Compensating adjustments: scope
The transfer pricing provisions include a right to a compensating adjustment equivalent to the amount of transfer pricing adjustment on the advantaged person. Compensating adjustments only apply if the other party to the transfer pricing adjustment is another UK taxpayer. To qualify for a compensating adjustment, the other party to a transfer pricing adjustment (the disadvantaged person) must be within the charge to corporation tax or income tax in respect of profits arising from the relevant activities1.
It is important to note that even if both taxpayers pay UK tax at the same rate on both the transfer pricing adjustment and the compensating adjustment, this does not mean that a transfer pricing adjustment is unnecessary. To self-assess correctly, the advantaged taxpayer must make an adjustment that increases its profits. However, the other taxpayer can claim a compensating adjustment that decreases its profits by the same amount. Overall, the combined UK tax they pay may be unchanged.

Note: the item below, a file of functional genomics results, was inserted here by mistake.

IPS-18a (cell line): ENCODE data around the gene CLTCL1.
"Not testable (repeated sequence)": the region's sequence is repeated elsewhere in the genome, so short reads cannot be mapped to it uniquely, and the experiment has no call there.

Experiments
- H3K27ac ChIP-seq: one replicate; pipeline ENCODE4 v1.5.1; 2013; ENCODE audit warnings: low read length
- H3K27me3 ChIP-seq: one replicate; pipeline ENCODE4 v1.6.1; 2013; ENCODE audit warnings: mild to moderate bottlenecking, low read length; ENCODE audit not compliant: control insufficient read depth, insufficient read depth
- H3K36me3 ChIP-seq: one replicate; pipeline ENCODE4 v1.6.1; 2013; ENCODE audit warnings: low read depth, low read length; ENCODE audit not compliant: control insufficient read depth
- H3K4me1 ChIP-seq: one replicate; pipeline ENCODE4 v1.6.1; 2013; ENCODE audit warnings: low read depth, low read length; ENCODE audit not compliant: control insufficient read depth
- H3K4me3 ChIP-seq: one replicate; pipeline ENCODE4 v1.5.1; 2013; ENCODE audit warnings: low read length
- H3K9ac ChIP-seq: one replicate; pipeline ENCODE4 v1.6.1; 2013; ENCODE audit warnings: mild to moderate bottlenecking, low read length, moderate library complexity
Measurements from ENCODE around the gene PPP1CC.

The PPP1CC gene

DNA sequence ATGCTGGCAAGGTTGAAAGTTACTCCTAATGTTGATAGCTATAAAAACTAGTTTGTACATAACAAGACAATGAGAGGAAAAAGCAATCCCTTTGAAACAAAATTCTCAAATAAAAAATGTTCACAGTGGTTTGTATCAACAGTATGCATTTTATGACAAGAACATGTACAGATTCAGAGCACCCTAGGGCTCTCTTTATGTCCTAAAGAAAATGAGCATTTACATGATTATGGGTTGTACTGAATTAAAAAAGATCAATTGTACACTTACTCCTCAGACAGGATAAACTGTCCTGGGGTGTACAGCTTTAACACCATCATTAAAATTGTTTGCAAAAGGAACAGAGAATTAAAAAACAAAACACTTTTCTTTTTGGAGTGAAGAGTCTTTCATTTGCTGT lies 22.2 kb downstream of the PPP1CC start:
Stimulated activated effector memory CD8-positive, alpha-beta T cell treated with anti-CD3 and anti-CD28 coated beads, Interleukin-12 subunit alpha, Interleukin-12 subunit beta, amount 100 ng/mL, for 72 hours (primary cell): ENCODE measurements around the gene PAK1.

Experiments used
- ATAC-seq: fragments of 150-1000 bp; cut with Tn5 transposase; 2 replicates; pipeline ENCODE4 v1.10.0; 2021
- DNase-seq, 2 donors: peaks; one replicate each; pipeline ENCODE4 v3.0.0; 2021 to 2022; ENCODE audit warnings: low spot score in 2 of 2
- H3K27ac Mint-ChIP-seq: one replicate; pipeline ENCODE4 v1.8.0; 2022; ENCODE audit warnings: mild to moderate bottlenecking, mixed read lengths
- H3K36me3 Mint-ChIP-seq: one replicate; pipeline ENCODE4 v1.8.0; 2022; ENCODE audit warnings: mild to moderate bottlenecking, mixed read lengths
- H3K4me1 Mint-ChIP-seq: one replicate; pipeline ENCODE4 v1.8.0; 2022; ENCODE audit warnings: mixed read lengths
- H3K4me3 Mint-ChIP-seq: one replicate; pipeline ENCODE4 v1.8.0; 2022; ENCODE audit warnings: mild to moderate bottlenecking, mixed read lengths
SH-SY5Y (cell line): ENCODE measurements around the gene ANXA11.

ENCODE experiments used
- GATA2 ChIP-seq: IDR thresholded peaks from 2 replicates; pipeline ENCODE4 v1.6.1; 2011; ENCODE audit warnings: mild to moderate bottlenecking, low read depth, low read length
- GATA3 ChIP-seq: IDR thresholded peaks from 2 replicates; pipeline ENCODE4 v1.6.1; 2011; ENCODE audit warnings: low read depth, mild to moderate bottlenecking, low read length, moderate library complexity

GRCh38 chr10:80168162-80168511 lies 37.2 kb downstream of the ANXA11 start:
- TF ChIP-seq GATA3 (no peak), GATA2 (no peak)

HMRC make it clear that they will not authorise taxpayers to ignore the transfer pricing rules in circumstances where no additional UK tax is due. However, they also make it clear2 that they will adopt a risk-based approach to deciding which transactions to scrutinise. Transactions will be considered less risky where there is no net UK tax at stake, because, for example, both parties to the provision are subject to tax on the profits of the transaction at the same rate.
Further provisions have been added to the